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Wolves can also be man's best friend, scientists say

Image: Viranyi and friend
Zsofia Viranyi, a researcher at the University of Veterinary Medicine Vienna, makes a connection with one of the residents at the Wolf Science Center in Austria.

Scientific games of hide-and-seek have shown that tamed wolves can pick up on a human's hints as well as dogs can — adding yet another twist to the long-running debate over the domestication of man's best friend.

The experiments at Austria's Wolf Science Center, described in Tuesday's issue of Frontiers in Psychology, support the view that wolves had a pre-existing capacity to learn from social partners — and that humans capitalized on that capacity more than 18,000 years ago.

"If you take wolves and socialize them properly at a young age, and work with them on a daily basis, then yes, you can get them to be cooperative and attentive to humans," said Friederike Range, a researcher at the Messerli Research Institute at the University of Veterinary Medicine Vienna.

Genetic analysis shows that dogs descended from gray wolves, and they're still so genetically similar that they're regarded as belonging to the same species, Canis lupus. But some researchers have suggested that dogs have a unique capacity for interaction with humans.

Range and a colleague at the institute, Zsofia Viranyi, designed a series of food-hiding games to assess the social skills of 11 North American gray wolves as well as 14 dogs. All of the animals were between 5 and 7 months old, born in captivity, bottle-fed and hand-raised in packs.

During each game, a dead chick was hidden in one of three locations in a park meadow. Sometimes the wolves and the dogs were allowed to watch while a human hid the snack. Sometimes the humans only pretended to hide it. And sometimes the canines watched while a dog looked around for the snack.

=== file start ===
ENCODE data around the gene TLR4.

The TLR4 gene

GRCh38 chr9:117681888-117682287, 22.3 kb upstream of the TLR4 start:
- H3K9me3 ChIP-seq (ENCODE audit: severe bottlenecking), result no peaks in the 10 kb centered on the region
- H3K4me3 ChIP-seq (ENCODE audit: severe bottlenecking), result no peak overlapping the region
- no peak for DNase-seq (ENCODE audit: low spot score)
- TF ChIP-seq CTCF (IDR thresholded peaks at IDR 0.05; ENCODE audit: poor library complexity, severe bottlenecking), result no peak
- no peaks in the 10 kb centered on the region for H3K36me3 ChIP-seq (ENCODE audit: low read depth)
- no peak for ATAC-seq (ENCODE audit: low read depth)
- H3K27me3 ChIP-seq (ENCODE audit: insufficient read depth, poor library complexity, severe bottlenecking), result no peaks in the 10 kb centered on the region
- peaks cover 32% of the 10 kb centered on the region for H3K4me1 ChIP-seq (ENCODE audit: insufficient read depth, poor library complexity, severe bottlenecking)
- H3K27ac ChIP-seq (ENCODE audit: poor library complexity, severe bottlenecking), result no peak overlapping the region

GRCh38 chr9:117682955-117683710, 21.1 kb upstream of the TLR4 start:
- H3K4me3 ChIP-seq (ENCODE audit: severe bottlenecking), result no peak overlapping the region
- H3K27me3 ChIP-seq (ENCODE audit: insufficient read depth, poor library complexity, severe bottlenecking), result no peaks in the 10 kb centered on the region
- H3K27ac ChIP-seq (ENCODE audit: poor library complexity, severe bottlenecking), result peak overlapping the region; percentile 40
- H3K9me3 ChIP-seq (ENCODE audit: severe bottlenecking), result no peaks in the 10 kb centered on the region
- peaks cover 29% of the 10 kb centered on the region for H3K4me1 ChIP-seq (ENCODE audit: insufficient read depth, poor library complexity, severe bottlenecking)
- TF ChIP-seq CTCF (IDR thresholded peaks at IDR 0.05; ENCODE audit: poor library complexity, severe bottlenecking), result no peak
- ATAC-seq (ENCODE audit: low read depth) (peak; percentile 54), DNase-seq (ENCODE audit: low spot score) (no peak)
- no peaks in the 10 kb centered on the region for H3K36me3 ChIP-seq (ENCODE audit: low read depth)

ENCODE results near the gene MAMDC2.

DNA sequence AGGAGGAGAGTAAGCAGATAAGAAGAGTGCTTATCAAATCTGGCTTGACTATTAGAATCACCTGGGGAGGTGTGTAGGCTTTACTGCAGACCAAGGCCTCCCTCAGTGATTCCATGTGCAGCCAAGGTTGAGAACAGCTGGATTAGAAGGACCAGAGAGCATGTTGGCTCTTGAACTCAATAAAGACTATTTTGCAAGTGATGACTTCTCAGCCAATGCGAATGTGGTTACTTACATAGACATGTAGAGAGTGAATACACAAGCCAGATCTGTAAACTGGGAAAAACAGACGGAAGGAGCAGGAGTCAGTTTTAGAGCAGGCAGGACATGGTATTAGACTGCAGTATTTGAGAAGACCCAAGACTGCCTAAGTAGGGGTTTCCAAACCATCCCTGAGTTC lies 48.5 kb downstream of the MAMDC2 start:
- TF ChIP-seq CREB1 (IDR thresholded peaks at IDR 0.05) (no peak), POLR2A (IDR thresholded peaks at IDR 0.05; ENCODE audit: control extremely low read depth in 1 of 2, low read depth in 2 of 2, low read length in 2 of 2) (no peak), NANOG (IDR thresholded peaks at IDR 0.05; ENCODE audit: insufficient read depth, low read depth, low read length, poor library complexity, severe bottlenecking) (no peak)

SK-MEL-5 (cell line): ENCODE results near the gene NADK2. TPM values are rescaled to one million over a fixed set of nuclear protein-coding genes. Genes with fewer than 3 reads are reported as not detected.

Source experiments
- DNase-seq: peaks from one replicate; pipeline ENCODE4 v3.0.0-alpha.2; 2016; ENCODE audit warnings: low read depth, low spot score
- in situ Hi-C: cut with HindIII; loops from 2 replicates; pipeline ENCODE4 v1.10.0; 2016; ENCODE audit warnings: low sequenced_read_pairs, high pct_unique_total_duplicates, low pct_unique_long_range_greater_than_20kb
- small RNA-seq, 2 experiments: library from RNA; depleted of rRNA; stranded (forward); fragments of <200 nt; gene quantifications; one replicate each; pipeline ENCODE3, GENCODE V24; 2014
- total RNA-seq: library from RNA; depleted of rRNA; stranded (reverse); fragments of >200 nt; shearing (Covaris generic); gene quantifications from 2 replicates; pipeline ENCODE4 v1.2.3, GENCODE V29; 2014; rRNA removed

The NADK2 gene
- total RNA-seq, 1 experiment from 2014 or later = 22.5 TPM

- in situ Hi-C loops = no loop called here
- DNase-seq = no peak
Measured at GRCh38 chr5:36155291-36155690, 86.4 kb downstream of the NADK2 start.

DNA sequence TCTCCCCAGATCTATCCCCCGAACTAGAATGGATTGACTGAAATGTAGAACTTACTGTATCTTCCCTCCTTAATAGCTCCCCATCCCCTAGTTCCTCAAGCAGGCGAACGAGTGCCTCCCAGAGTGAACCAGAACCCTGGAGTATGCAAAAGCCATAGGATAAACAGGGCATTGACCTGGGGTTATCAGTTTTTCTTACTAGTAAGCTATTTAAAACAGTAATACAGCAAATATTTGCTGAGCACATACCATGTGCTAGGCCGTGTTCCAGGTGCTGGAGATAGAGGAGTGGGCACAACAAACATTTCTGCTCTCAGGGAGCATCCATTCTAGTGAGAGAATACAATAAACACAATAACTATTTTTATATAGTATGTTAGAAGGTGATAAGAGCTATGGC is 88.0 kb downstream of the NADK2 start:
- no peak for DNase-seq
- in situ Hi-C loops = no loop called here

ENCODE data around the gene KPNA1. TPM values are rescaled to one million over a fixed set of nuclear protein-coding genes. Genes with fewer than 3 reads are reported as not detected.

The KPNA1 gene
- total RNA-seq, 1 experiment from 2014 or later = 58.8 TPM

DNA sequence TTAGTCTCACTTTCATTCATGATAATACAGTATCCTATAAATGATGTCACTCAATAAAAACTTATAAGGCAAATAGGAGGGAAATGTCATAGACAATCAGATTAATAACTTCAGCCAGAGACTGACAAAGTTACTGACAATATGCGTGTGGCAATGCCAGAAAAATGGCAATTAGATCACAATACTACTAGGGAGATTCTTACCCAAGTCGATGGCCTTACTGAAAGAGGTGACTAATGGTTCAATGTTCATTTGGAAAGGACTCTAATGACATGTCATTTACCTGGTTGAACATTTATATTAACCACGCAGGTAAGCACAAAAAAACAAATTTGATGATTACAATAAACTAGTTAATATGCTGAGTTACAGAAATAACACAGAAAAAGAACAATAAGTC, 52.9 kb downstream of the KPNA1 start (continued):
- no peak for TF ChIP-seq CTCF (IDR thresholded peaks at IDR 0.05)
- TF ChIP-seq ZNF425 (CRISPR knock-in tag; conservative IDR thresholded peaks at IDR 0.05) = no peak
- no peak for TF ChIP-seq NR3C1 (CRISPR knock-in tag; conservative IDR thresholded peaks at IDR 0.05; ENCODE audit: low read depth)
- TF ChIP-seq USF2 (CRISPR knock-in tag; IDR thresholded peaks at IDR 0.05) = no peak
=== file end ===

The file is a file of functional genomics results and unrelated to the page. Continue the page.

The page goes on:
Image: Wolves
Wolves hang out together at the Wolf Science Center in Ernstbrunn, Austria.

The wolves and the dogs were all roughly two to four times more likely to find the dead chick when they could see the human hide it. They rarely looked around for the chick when the human was only pretending — which suggests that they were picking up on the human's subtler hints.

The dogs also caught on to the clues signaled by other dogs. But the wolves followed a different pattern: They didn't show as much interest in following up on the dogs' demonstration. Range and Viranyi suggest that this was merely because the wolves could tell that the dogs didn't care much for the dead chick once they found it.

Range told NBC News that the findings ran counter to some previous claims about the special abilities of dogs.

"There have been several hypotheses regarding domestication, including that there are some social skills dogs have that wolves don't, or that dogs can accept humans as social partners and wolves can't," she said. "The story is not that simple — this we can say for sure."

More about the origin of dogs:

Range and Viranyi are co-authors of "Social Learning From Humans or Conspecifics: Differences and Similarities Between Wolves and Dogs."

Alan Boyle is NBCNews.com's science editor. Connect with the Cosmic Log community by "liking" the log's Facebook page, following @b0yle on Twitter and adding the Cosmic Log page to your Google+ presence. To keep up with Cosmic Log as well as NBCNews.com's other stories about science and space, sign up for the Tech & Science newsletter, delivered to your email in-box every weekday. You can also check out "The Case for Pluto," my book about the controversial dwarf planet and the search for new worlds.